The End of Coal: Alberta's coal phase-out
In November 2015, the Canadian province of Alberta committed to a phase-out of coal power by 2030. The phase-out of coal power in Alberta will involve the retirement of over 40 per cent of Alberta’s 2016 installed capacity and the de facto phase-out of local thermal coal mines.
Alberta's coal phase-out is part of the province's wider Climate Leadership Plan. To implement the phase-out, Alberta's NDP government relies on three pillars. First, the government announced a CAD 1.1 billion payout to coal power companies under Off-Coal Agreements that aim to ensure political longevity and foster a positive investment climate. Second, CAD 45 million has been allocated in programming to transition coal workers and communities. The funding for Off-Coal Agreements and transition support to workers and communities comes from carbon tax revenues. Third, Alberta launched a new electricity market design to bring in replacement power. While public opinion is still divided, Alberta’s solution gained the support of organized labour, power companies, public health advocates, environmental non-governmental organizations and the federal government.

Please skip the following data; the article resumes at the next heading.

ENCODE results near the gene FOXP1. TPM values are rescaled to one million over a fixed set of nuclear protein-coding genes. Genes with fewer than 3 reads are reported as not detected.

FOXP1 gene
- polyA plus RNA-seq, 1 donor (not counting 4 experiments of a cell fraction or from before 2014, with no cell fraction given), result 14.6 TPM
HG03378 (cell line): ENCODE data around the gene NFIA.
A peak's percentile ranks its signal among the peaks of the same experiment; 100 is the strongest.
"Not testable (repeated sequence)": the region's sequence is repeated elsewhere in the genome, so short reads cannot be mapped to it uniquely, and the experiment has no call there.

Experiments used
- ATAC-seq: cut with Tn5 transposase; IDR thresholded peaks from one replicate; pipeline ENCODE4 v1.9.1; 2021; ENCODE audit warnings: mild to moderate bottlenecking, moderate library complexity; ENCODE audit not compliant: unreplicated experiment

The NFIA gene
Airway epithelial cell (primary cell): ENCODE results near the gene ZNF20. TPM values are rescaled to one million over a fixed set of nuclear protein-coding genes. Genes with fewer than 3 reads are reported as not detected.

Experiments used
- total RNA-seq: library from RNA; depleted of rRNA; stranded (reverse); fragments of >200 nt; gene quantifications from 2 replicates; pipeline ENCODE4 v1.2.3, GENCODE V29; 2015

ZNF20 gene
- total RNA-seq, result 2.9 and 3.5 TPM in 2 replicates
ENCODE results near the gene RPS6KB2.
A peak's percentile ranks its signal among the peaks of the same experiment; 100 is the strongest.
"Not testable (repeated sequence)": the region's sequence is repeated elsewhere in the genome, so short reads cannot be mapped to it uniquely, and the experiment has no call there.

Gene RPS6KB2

This paper explores the circumstances leading to the phase-out and the actions taken by affected players for those who may draw inspiration and lessons from Alberta: policy-makers, campaigners, environmental groups, the coal industry and others transitioning to a low-carbon economy in Canada and the world over.
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